There is no point spending time and words on the importance of having good roads to our lives but it is, I think, useful to find out why we don’t have them? There is no Nigerian ruler or citizen that does not consider tarred roads a sign of progress and a worthy project, so is that there is not enough time, money or idea to tar most roads in Nigeria or is that time and money have been allocated to most roads and some people have used these resources for something else?

The fact that we the people somehow accept this level of development or turn of things and work, pray or steal to buy SUVs says a lot about we the people of the land as well.

On our roads, there are too many people who seem to drive with no regard or even knowledge of the traffic rules and regulations.

The question here is how is this possible?

Yes, people buy licences and some drive without licences. These are, in my view, just symptoms and consequences of a bigger malaise linked to our little consideration for and understanding of the road.

Drivers’ licences are issued by government after training and exams with the aid of driving schools. Drivers’ licences are monitored by law enforcement agents. We do not say it enough but in realty an unqualified driver behind the wheels of any vehicle is a potential murderer and or suicide candidate.

Any government agent that has a good understanding and appreciation of the road should have the theoretical knowledge and the practical conscience that allowing a non-qualified person on the road is morally equivalent to being an accomplice in homicide.

Just like with the use of forks and knives, no one anywhere in the world was born with the understanding and appreciation of the road, our relationships and actions are guided by rules and regulations dispensed in codes that we have to learn. These codes are learnt in schools and reinforced by the community as morals and ethics.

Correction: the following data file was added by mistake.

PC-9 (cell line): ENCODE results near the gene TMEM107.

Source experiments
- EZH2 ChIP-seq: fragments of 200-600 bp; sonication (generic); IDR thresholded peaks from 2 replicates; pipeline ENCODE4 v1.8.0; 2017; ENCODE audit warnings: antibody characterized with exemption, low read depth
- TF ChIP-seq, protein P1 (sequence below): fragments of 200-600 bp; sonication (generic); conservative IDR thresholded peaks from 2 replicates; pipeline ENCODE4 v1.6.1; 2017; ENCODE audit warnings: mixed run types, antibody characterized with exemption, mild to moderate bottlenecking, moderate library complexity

Two similar but distinct notions that most tend to confuse. Our schools both general and driving schools need to rediscover their essential roles in the creation of informed and safety conscious road users. The rest of community from our families to our churches, mosques and clubs need to (re)discover their roles in contributing to the creations of beliefs, taboos and stigmas system for uncouth road users.

Left alone to their own devices, most teenagers anywhere in the world would be tempted to drive without learning and without a licence, but in societies with a good understanding and appreciation of the road, most teenagers will not drive without learning and without a valid driver’s licence.

There is neither magic nor mystery in having safe roads with reasonable drivers, the key, not trick, for having both is education, engagement, engineering and sanctions.

As with most things in life, if one looks well, there is a spiritual angle we can always count on, so though there were no cars or bikes in the stories of the holy books, we can still use religion to guide people, so I ask all that in 2023 and beyond to drive and ride as you would if Jesus or Mohammed was with you in the car or on the bike.

Join me if you can @anthonykila to continue these conversations.

-Kila is Centre Director at CIAPS Lagos. www.ciaps.org.